Author: United States. General Accounting OfficePublish On: 1988
Appendix I U.S. Perspectives of the NATO - Warsaw Pact Conventional Force Balance The Conventional Defense Study Group met on April 12 , 1988 , to discuss U.S. perspectives of the force balance . The workshop focused on improvements to ...
The Warsaw Pact was expected to urge a 50% reduction of military expenditures by 2000, but not only; by 1900, it was anticipated to trim the costs by 25–30%. However, he had to clash over the issue with the Six, which in sensitive ...
Author: Matej Bily
Publisher: Taylor & Francis
Category: Social Science
This book analyzes the last phase of the Warsaw Pact, based on unusually large-scale archival research conducted in many countries. Focussing on the changes in the organization’s functioning after Mikhail Gorbachev came to power in the Soviet Union, the author examines the role played by the Warsaw Pact in the final stages of the Cold War, as well as exploring the deepening conflicts between individual member states which resulted from the changing international situation and Gorbachev’s initiatives to reform the East European state-socialist dictatorships. The book argues that the causes of the rapid dissolution of the Warsaw Pact in the early 1990s were due to many complicated factors, not simply the collapse of communist power in Eastern Europe, factors such as the loss from early in the second half of the 1980s of important internal ties and the failure to create new ties, disputes between individual member states, and the questioning of the overall legitimacy of the organization, which was indispensable for its effective functioning. The book also highlights the impact of external pressures and developments on the international scene. Overall, the book reveals how an apparently robust and solid multilateral organization can so quickly and unexpectedly disappear.
Author: United States. Congress. Senate. Committee on Armed ServicesPublish On: 1988
In 1987 , NATO had about 14,000 armored personnel carriers and infantry fighting vehicles , but the Warsaw Pact had 22,000 . It is important to note that the Warsaw Pact has recently produced heavily armed infantry fighting vehicles ...
Author: United States. Congress. Senate. Committee on Armed Services
Author: North Atlantic Assembly. Political CommitteePublish On: 1995
PC (95) 1 1 Annex ANNEX A BRiEF HiSTORY OF THE NATO ENLARGEMENT PROCESS 1988 28 February- 4 March The Sub-Committee on Eastern Europe of the NAA Political Committee pays the first ever NAA trip to a Warsaw Pact member state, ...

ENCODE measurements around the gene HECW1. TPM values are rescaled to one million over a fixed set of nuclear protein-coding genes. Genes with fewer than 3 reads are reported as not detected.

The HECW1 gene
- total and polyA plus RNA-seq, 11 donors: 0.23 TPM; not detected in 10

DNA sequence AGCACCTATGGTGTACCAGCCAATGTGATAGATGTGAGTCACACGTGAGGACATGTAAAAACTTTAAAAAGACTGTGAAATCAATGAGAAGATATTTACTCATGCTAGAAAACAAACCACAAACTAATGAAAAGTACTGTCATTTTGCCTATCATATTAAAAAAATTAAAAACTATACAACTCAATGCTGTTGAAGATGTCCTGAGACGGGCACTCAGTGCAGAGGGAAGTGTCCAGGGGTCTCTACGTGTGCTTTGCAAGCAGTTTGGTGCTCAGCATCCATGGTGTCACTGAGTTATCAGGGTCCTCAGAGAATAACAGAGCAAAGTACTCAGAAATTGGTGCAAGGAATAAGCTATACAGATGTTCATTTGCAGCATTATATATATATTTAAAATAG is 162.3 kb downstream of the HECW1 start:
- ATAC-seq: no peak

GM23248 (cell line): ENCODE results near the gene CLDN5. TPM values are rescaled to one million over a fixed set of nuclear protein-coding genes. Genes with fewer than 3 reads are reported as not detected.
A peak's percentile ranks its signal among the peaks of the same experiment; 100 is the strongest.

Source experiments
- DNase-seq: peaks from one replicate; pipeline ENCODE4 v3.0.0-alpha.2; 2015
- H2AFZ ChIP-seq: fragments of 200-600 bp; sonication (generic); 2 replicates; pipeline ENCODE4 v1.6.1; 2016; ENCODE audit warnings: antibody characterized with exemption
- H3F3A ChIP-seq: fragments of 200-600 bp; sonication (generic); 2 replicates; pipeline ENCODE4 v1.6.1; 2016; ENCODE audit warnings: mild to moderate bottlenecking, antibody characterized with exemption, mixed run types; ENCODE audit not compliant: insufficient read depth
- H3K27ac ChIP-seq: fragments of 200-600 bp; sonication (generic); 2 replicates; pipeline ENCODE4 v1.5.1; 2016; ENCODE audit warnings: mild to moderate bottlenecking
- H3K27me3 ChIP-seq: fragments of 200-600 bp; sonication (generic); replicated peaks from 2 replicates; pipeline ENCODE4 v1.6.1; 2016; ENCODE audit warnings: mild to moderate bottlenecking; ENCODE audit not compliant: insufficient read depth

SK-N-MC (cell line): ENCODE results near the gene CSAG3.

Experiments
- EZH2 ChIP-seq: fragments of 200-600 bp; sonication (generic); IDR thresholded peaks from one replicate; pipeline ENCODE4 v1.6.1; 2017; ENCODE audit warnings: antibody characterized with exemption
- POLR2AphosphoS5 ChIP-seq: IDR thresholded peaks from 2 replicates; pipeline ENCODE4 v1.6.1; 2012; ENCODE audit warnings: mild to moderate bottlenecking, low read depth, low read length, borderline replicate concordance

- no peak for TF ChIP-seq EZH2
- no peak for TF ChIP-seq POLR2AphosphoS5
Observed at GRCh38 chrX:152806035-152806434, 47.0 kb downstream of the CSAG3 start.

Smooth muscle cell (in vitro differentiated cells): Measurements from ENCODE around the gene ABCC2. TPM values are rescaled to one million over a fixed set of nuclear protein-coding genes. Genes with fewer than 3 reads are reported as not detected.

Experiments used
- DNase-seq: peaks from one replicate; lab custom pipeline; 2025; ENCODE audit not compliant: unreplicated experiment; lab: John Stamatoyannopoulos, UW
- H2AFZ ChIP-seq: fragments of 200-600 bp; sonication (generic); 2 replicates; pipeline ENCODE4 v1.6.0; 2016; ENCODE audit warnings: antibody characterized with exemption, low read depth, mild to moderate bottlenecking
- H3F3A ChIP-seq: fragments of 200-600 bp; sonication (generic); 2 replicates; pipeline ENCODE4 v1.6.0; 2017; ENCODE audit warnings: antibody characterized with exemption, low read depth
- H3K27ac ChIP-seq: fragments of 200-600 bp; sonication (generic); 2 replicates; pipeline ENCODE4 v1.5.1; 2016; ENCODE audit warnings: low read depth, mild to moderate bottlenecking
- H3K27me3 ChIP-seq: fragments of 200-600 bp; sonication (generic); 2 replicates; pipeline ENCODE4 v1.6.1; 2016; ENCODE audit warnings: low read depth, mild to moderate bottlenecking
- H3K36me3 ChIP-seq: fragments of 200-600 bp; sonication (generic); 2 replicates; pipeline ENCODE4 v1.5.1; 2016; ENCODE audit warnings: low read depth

Author: North Atlantic Assembly. Political Committee
This book addresses these questions with respect to one of the world's principal alliances of the late twentieth century, the Warsaw Treaty Organization (WTO), also known as the Warsaw Pact.
Author: Daniel N. Nelson
Category: Political Science
How do alliances, in the aggregate, "behave"? What explains the actions and performance of alliances? Within alliances, how do members' actions and performance vary, and what explains that variance? This book addresses these questions with respect to one of the world's principal alliances of the late twentieth century, the Warsaw Treaty Organization (WTO), also known as the Warsaw Pact. The author argues that though we understand a great deal about the military hardware of the Warsaw Pact, little is known about its reliability, cohesiveness, and the distribution of military burden within it--all key variables, he argues, in influencing change in alliance behavior. In each chapter he offers a new way to measure one of these variables and suggests possible explanations for variance. In addition, he examines the effect East-West relations have on cohesion and how Warsaw Pact allies have distributed the defense effort in the past. A concluding chapter is devoted to an empirical assessment of Warsaw Pact alliance behavior, combining indicators of cohesion, reliability, and burden-sharing in a general portrait of the WTO as a collective actor in international politics.
NATO - Warsaw Pact Comparison The countries of NATO and the Warsaw Pact continue to dominate arms exports , together accounting for 89 % of the world total in 1989 , down from 93 % in 1979 ( Table 5 and Figure 12 ) .
Author: United States. Congress. House. Committee on Foreign Affairs. Subcommittee on EuropePublish On: 1973
As I indicated earlier , the bulk of the Warsaw Pact naval forces in this area belong to the Soviet fleet . Except for a few U.S. patrol aircraft and an occasional destroyer , NATO naval forces in the area are European .
Author: United States. Congress. House. Committee on Foreign Affairs. Subcommittee on Europe
Author: United States. Congress. Senate. Committee on Foreign RelationsPublish On: 1988
During the 8 years that I was with the MBFR talks in Vienna, I reviewed the relationship between NATO and Warsaw Pact forces almost daily. This work left me with some firm conclusions: NATO's forces are adequate to deal with limited ...
Author: United States. Congress. Senate. Committee on Foreign Relations
Author: United States. Congress. House. Committee on Appropriations. Subcommittee on Department of DefensePublish On: 1973
As I indicated earlier , the bulk of the Warsaw Pact naval forces in this area belong to the Soviet fleets . Except for a few U.S. patrol aircraft and one destroyer , the NATO naval forces in the area are European .
Author: United States. Congress. House. Committee on Appropriations. Subcommittee on Department of Defense